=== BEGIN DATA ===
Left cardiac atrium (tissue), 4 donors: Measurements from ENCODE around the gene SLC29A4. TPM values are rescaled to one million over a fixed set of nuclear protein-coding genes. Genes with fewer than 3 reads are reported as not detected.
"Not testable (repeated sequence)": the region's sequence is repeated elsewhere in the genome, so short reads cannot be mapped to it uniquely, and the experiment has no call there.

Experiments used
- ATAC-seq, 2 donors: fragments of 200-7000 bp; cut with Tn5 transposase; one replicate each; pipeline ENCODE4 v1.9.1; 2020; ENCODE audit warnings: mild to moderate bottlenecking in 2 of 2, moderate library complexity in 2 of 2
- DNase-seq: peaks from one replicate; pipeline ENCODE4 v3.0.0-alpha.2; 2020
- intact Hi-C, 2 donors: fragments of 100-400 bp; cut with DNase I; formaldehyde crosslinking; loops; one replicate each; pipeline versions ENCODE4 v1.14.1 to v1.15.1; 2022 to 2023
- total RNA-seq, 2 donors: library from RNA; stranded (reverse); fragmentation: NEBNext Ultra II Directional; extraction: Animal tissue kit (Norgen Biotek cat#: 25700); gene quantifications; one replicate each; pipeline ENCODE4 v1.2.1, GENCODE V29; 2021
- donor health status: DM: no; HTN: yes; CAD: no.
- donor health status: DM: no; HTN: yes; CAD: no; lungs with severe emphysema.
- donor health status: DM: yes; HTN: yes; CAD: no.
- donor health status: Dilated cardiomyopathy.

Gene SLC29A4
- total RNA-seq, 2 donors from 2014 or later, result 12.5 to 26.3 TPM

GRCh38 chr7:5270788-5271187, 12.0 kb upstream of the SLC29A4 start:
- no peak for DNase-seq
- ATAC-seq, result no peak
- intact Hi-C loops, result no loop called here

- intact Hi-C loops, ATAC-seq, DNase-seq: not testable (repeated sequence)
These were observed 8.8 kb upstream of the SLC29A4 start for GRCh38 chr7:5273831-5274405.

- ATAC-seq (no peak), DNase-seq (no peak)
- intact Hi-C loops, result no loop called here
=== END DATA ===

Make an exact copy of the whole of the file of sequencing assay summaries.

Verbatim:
Left cardiac atrium (tissue), 4 donors: Measurements from ENCODE around the gene SLC29A4. TPM values are rescaled to one million over a fixed set of nuclear protein-coding genes. Genes with fewer than 3 reads are reported as not detected.
"Not testable (repeated sequence)": the region's sequence is repeated elsewhere in the genome, so short reads cannot be mapped to it uniquely, and the experiment has no call there.

Experiments used
- ATAC-seq, 2 donors: fragments of 200-7000 bp; cut with Tn5 transposase; one replicate each; pipeline ENCODE4 v1.9.1; 2020; ENCODE audit warnings: mild to moderate bottlenecking in 2 of 2, moderate library complexity in 2 of 2
- DNase-seq: peaks from one replicate; pipeline ENCODE4 v3.0.0-alpha.2; 2020
- intact Hi-C, 2 donors: fragments of 100-400 bp; cut with DNase I; formaldehyde crosslinking; loops; one replicate each; pipeline versions ENCODE4 v1.14.1 to v1.15.1; 2022 to 2023
- total RNA-seq, 2 donors: library from RNA; stranded (reverse); fragmentation: NEBNext Ultra II Directional; extraction: Animal tissue kit (Norgen Biotek cat#: 25700); gene quantifications; one replicate each; pipeline ENCODE4 v1.2.1, GENCODE V29; 2021
- donor health status: DM: no; HTN: yes; CAD: no.
- donor health status: DM: no; HTN: yes; CAD: no; lungs with severe emphysema.
- donor health status: DM: yes; HTN: yes; CAD: no.
- donor health status: Dilated cardiomyopathy.

Gene SLC29A4
- total RNA-seq, 2 donors from 2014 or later, result 12.5 to 26.3 TPM

GRCh38 chr7:5270788-5271187, 12.0 kb upstream of the SLC29A4 start:
- no peak for DNase-seq
- ATAC-seq, result no peak
- intact Hi-C loops, result no loop called here

- intact Hi-C loops, ATAC-seq, DNase-seq: not testable (repeated sequence)
These were observed 8.8 kb upstream of the SLC29A4 start for GRCh38 chr7:5273831-5274405.

- ATAC-seq (no peak), DNase-seq (no peak)
- intact Hi-C loops, result no loop called here